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Supplemental Vitamin E May Increase Heart Failure Risk

  • Authors: News Author: Laurie Barclay, MD
    CME Author: Désirée Lie, MD, MSEd
  • CME Released: 3/15/2005; Reviewed and Renewed: 3/15/2006
  • Valid for credit through: 3/15/2007
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This article is intended for primary care physicians, cardiologists, oncologists, and other specialists who counsel patients on vitamin E supplementation.

The goal of this activity is to provide the latest medical news to physicians and other healthcare professionals in order to enhance patient care.

Upon completion of this activity, participants will be able to:

  • Describe the basis for using vitamin E for cancer and cardiovascular disease prevention.
  • Compare the effect of vitamin E supplementation vs placebo on cancer and cardiovascular outcomes.


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  • Laurie Barclay, MD

    Laurie Barclay is a freelance reviewer and writer for Medscape.


    Disclosure: Laurie Barclay, MD, has disclosed no relevant financial relationships.


  • Gary Vogin, MD

    Senior Medical Editor, Medscape


    Disclosure: Gary Vogin, MD, has disclosed no relevant financial relationships.

CME Author(s)

  • Désirée Lie, MD, MSEd

    Clinical Professor of Family Medicine; Director, Division of Faculty Development, University of California, Irvine School of Medicine, Irvine, California


    Disclosure: Désirée Lie, MD, MSEd, has disclosed no relevant financial relationships.

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Supplemental Vitamin E May Increase Heart Failure Risk

Authors: News Author: Laurie Barclay, MD CME Author: Désirée Lie, MD, MSEdFaculty and Disclosures

CME Released: 3/15/2005; Reviewed and Renewed: 3/15/2006

Valid for credit through: 3/15/2007


March 15, 2005 —Supplemental vitamin E does not reduce the risk of cancer of major cardiovascular events but does increase the risk of heart failure, according to the results of the Heart Outcomes Prevention Evaluation — The Ongoing Outcomes (HOPE-TOO) trial, an extension of the randomized Heart Outcomes Prevention Evaluation (HOPE) trial, published in the March 16 issue of JAMA.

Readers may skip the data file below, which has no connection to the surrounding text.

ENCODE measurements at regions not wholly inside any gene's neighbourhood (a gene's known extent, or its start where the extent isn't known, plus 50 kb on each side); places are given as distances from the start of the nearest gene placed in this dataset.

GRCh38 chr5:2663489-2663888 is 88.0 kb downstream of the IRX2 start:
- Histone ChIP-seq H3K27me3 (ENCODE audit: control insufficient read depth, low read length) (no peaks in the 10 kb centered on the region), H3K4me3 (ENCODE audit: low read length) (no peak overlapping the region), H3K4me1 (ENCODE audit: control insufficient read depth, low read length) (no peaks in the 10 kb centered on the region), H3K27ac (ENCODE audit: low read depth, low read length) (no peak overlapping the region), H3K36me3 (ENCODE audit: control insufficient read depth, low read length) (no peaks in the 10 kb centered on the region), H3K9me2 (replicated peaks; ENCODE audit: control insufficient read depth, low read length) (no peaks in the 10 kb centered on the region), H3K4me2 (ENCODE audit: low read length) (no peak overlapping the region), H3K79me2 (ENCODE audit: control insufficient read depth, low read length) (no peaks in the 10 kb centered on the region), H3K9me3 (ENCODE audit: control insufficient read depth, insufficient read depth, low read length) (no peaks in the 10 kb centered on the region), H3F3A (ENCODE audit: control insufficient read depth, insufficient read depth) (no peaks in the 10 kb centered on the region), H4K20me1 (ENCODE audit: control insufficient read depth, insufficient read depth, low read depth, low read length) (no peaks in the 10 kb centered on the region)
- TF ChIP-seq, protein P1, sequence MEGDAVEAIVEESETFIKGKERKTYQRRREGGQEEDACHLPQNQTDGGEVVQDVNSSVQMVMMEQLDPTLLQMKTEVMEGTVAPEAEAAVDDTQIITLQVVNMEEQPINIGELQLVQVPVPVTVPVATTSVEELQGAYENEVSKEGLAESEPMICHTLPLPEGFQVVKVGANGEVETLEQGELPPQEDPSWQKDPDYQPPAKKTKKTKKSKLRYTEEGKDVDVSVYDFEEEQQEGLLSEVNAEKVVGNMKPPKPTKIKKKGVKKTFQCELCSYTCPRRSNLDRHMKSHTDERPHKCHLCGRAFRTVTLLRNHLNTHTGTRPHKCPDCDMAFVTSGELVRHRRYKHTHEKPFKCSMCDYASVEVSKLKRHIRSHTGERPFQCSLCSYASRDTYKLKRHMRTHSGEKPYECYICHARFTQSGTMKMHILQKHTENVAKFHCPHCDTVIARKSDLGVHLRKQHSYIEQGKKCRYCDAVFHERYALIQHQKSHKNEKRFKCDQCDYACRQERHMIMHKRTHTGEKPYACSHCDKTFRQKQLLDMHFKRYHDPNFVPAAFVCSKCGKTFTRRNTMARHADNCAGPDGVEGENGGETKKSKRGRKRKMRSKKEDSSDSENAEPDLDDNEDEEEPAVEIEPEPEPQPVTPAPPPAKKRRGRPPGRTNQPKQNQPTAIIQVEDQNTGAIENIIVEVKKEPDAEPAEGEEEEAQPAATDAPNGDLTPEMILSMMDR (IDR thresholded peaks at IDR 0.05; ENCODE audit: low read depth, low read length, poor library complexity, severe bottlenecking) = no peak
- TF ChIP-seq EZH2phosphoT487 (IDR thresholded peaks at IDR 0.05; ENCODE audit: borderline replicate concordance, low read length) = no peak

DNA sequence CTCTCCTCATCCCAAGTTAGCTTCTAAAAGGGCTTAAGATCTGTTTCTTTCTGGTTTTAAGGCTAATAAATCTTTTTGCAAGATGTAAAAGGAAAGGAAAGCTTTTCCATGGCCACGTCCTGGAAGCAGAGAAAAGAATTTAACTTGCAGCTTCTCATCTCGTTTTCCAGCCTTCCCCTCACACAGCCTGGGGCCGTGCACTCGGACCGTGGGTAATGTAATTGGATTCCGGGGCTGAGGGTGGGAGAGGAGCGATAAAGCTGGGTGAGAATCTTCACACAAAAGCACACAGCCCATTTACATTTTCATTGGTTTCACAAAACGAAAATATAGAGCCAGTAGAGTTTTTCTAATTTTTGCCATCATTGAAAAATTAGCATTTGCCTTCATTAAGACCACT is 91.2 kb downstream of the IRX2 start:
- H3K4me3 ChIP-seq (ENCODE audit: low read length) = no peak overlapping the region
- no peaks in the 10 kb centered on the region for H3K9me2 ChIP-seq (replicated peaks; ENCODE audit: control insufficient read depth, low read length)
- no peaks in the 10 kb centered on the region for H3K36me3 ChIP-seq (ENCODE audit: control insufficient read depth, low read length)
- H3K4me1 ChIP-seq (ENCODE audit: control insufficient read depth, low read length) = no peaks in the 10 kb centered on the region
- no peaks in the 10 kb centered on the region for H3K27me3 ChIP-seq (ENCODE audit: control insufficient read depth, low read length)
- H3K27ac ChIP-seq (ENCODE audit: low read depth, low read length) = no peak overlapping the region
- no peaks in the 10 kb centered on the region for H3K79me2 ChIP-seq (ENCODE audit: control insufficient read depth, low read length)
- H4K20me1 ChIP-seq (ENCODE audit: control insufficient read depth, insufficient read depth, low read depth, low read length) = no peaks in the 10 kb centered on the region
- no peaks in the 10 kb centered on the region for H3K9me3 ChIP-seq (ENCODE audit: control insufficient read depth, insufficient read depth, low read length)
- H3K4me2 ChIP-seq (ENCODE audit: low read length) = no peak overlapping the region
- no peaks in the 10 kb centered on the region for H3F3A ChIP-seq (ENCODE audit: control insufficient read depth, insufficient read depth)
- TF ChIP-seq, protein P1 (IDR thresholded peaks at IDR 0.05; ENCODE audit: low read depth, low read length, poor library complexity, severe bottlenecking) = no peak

"Experimental and epidemiological data suggest that vitamin E supplementation may prevent cancer and cardiovascular events," write Eva Lonn, MD, MSc, from McMaster University in Hamilton, Ontario, Canada, and colleagues. "Clinical trials have generally failed to confirm benefits, possibly due to their relatively short duration."

The initial double-blind HOPE trial, conducted between Dec. 21, 1993, and April 15, 1999, enrolled patients at least 55 years old with vascular disease or diabetes mellitus. The trial was extended (HOPE-TOO) between April 16, 1999, and May 26, 2003. Of the initial 267 HOPE centers that had enrolled 9,541 patients, 174 centers enrolling 7,030 patients participated in the HOPE-TOO trial. Of these 7,030 patients, 916 (13.0%) had died by the beginning of the extension, 1,382 (19.66%) refused to participate, 3,994 (56.81%) continued to take the study intervention (natural source vitamin E, 400 IU, daily or matching placebo), and 738 (10.5%) agreed to passive follow-up. Median duration of follow-up was seven years.

Primary outcome measures were cancer incidence, cancer deaths, and major cardiovascular events (myocardial infarction [MI], stroke, and cardiovascular death), and secondary outcome measures were heart failure, unstable angina, and revascularizations.